A Partial Gospel, By Indiana
April 25, 2017
Dear Amish Voice,
It was with interest (and disgust) that I read Moses Schrock’s article on forgiveness in the January Amish Voice. A partial gospel is a lie. Jesus said, I am the way, the truth, and the life: no man cometh unto the Father, but by me (John 14:6). Anything apart from the truth is also apart from Jesus.
As we read through the gospel, we notice Jesus did not spend much time or words with theology, but rather he called us to a life! Separated from the world, consecrated unto God our Father.
Just take for instance His sermon on the mount. All these things He is teaching, are “doing” things. For example, when you do alms, when you pray, when you fast, lay not up treasures on earth, seek ye first the kingdom of God and his righteousness, are only a few of his many teachings on being a disciple of Christ, a life that starts by forsaking all (surrendering all) and following Him.
When we experience the new birth, I like how it says it in Ephesians 4:22-25, when we really see the magnitude of our bondage of sin, and how Jesus frees us from the chains, by our faith in Him, then it brings about a response on our part! We now become a servant of the living God instead of servant to sin! We will be judged by the way we live our lives, not by believing right, as you said in the article. What method will we be judged by? Our works? You say No! The day of judgement is recorded in Matt. 25:31-46 in Jesus’ own words. Please also read Rev. 20:12-13 and Rev. 22:12. Rev. 22:14 says, Blessed are they that do his commandments. It does not say blessed are they that know or believe his commandments.
My only reason for writing to you is out of a deep concern that all lies be exposed and only truth be published! Please read Luke 21:8, Luke 21:34-36, and there are many more. I have been noticing more and more in the Amish Voice that the editorials are a Protestant belief, not at all the faith of the early church before 315 A.D., or the faith of the Anabaptists of the 1500s. So Please BEWARE!
For to be carnally minded is death; but to be spiritually minded is life and peace.
Because the carnal mind is enmity against God: for it is not subject to the law of God, neither indeed can be. So then they that are in the flesh cannot please God (Romans 8:6-8). They that are Christ's have crucified the flesh with the affections and lusts (Galatians 5:24). How did Jesus end his teachings on the sermon on the mount? Again, He ends with the same note — it’s not him that saith, but him that doeth (Matthew 7:21-23). John 14-15 says that it is all about keeping his commandments. Again, it’s not our works that earn our salvation, but our response to what Jesus did and does in our daily lives.
Sincerely and with love, Indiana
Jeremiah Zeiset Responds:
Dear Indiana, overall, I like what you wrote. We absolutely must have fruit as evidence of our faith in Christ. There are churches in America where a message like yours ought to be preached. There are some denominations that preach what is called “easy believism” – simply say a prayer, and you get to go to heaven.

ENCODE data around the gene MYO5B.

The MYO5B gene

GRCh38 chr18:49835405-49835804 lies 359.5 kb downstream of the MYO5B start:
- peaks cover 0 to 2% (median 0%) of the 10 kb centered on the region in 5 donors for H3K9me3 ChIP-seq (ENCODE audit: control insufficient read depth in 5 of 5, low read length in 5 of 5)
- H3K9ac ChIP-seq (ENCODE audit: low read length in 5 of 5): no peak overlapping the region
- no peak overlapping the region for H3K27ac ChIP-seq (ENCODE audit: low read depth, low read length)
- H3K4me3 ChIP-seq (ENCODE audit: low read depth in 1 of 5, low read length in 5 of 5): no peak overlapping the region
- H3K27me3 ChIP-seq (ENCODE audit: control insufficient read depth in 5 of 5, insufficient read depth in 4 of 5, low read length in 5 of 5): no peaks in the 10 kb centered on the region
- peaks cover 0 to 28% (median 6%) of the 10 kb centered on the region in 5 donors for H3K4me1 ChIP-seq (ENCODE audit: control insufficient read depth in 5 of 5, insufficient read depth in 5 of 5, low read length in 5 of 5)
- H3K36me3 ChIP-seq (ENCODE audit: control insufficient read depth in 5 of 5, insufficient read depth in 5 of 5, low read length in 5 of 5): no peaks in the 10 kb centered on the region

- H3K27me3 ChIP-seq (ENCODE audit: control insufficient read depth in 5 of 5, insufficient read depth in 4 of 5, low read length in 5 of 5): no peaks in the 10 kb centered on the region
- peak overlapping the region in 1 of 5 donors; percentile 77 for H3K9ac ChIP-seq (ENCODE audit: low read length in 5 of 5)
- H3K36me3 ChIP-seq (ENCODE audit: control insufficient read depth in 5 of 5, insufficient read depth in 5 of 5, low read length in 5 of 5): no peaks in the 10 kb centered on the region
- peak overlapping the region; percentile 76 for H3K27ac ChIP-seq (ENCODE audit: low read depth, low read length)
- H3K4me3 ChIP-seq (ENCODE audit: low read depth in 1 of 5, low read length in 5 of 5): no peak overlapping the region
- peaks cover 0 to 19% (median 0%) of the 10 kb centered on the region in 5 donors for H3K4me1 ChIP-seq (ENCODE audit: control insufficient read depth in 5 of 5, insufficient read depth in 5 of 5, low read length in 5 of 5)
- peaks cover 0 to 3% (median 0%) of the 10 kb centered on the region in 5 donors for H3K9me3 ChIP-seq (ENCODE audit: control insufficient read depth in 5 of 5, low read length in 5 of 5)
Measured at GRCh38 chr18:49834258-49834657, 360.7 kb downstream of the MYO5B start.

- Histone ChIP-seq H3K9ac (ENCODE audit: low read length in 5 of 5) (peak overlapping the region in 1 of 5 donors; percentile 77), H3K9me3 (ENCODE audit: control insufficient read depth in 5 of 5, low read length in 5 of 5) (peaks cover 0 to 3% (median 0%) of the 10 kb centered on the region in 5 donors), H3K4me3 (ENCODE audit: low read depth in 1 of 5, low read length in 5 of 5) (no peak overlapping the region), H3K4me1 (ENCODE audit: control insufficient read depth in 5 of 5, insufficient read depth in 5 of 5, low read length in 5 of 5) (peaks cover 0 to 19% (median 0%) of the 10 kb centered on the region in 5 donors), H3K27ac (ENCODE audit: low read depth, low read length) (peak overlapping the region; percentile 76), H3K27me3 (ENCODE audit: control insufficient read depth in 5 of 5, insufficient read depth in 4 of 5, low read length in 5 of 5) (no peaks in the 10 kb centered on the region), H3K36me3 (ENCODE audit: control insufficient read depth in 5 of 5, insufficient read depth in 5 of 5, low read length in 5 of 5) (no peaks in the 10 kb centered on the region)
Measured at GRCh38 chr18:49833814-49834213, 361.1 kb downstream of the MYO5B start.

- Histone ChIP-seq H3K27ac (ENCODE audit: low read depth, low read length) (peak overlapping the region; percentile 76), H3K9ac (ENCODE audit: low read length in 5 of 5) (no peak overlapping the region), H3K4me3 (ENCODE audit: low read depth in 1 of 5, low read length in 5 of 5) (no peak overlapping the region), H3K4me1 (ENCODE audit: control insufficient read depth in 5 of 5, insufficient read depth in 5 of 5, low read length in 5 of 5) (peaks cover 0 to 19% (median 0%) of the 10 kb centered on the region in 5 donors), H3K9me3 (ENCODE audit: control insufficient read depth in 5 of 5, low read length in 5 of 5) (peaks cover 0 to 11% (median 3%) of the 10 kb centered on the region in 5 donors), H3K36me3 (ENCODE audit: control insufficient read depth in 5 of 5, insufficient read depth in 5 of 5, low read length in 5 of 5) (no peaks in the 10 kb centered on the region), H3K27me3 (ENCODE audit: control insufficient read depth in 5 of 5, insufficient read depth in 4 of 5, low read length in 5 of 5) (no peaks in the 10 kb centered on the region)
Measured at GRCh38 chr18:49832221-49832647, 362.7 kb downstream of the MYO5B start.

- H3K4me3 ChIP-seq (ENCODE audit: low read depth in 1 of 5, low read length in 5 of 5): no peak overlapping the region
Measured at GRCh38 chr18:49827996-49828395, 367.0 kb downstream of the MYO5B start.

On the other hand, what we are finding out (and what I know from my own experience), is that most plain church members do not truly understand or claim salvation by faith for themselves. This is a big problem, as anyone who does not build on the foundation of Christ will be lost (1 Corinthians 3:11). We can go around and do great things to help others, but if we don’t have Christ, we will be lost. In many plain funerals, I hear the preacher say, “He or she tried their best, and we think God will look at that.” My friend, God will not look at how hard we tried. He will look at whether or not we had faith in Jesus Christ. Faith is counted for righteousness. In fact, the apostle Paul was so bold as to say, But unto him that works, the reward is not reckoned as grace, but as debt. But to him that does not work, but believes in him that justifies the ungodly, the faith is counted as righteousness (Romans 4:4-5).
While the topic of what a Christian’s life should look like merits some discussion, it must be preached in the right context. We’re focusing mainly on this essential topic of salvation by faith in the Amish Voice because that seems to be the most misunderstood topic among the plain people. We’re not trying to undo good works in this magazine, and in no place have we said that good, biblical works are not important. We are, however, making a clear effort to preach Jesus Christ as the starting point — and the ending point. It starts and ends with Christ (Revelation 22:13).
Finally, I know in my own life after I claimed faith in Christ for my righteousness, I finally could start living in victory. I can now honestly claim that I can do all things through Him. And that is good, because He gets the glory, not me.
I hope this helps you understand where we are coming from and why we care so much about making a clear case for faith in Jesus Christ. It is biblical, and the salvation of each person, Anabaptist or not, depends on it.
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